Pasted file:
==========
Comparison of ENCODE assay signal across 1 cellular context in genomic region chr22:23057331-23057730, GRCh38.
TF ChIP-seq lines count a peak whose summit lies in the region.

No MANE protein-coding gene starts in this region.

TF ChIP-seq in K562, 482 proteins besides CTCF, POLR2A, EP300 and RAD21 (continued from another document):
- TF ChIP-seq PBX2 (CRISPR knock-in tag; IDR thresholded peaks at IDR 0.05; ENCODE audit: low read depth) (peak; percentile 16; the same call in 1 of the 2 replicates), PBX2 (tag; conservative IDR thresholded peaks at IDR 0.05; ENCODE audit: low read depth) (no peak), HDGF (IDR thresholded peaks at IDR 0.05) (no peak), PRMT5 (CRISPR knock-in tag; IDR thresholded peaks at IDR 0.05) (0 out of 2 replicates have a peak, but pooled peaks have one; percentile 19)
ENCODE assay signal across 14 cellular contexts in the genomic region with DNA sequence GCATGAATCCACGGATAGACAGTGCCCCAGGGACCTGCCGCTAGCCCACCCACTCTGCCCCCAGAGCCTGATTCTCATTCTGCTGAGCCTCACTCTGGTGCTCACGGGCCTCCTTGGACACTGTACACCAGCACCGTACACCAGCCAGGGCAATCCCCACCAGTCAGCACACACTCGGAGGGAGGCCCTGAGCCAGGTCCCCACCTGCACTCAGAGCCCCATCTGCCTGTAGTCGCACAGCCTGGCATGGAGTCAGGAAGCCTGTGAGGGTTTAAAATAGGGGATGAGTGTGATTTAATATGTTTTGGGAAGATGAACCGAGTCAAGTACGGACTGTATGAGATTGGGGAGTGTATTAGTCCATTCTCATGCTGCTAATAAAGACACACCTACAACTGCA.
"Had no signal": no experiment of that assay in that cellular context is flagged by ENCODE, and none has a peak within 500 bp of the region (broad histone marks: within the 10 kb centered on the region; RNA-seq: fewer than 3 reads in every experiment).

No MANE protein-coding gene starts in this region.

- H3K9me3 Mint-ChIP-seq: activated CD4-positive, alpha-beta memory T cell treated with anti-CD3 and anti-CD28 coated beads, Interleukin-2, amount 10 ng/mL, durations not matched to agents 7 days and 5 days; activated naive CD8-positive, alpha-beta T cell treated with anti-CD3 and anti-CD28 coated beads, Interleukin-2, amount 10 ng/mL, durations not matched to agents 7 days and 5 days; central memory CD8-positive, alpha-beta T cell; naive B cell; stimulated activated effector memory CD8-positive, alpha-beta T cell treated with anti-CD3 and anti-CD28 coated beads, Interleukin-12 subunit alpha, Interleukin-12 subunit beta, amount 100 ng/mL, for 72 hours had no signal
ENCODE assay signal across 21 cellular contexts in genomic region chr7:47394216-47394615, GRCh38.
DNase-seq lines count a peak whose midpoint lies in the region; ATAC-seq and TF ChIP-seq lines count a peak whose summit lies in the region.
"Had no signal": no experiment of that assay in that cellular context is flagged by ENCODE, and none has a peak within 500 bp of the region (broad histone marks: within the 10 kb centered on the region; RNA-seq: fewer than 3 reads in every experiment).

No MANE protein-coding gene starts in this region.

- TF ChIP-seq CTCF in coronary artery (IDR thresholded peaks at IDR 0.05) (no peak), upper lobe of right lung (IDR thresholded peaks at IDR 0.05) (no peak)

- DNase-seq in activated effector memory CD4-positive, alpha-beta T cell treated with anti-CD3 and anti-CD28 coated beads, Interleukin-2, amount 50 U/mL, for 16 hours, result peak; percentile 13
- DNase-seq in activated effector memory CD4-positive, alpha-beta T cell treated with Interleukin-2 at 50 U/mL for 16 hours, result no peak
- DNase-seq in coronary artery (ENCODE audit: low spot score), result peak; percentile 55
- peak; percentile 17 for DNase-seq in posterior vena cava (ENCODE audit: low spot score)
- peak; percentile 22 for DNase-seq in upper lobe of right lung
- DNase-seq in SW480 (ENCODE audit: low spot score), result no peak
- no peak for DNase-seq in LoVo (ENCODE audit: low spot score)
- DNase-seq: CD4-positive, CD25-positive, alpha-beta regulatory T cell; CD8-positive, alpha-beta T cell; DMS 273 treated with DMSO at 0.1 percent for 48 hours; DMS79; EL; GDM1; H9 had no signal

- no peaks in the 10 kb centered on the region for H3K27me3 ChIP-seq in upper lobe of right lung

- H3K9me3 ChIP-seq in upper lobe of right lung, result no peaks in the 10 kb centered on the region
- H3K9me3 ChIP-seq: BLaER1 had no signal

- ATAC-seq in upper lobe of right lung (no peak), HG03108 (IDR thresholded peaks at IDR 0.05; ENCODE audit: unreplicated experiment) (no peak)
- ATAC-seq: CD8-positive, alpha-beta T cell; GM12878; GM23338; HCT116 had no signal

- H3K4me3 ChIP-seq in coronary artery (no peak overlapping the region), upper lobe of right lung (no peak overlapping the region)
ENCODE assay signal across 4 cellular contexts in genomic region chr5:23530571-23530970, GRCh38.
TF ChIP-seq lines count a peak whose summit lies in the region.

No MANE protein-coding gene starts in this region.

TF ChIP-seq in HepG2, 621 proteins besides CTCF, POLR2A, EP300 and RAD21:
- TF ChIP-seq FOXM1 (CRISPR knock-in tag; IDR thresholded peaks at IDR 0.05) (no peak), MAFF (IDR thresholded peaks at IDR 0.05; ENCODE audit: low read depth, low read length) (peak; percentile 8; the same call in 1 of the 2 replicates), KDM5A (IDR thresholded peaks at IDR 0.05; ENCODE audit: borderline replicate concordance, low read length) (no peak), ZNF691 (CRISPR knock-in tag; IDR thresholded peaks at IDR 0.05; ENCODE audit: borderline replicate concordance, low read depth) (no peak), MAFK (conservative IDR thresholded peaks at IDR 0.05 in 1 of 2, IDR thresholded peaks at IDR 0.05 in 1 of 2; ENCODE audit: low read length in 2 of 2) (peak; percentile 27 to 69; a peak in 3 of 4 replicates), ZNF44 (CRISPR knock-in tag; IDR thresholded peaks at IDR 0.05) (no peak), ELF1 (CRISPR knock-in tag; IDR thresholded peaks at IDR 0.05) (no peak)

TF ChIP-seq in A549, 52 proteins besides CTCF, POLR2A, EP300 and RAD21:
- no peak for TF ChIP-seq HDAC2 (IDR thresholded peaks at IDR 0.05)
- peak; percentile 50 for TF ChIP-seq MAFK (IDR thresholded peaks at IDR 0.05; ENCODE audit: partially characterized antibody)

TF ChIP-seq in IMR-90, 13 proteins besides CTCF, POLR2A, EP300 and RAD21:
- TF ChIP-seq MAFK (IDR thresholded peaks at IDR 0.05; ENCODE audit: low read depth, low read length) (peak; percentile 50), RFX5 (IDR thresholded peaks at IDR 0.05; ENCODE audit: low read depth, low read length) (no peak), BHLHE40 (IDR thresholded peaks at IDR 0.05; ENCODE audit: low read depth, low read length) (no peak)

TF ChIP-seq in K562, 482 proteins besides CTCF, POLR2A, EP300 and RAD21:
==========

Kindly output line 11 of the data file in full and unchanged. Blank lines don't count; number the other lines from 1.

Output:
DNase-seq lines count a peak whose midpoint lies in the region; ATAC-seq and TF ChIP-seq lines count a peak whose summit lies in the region.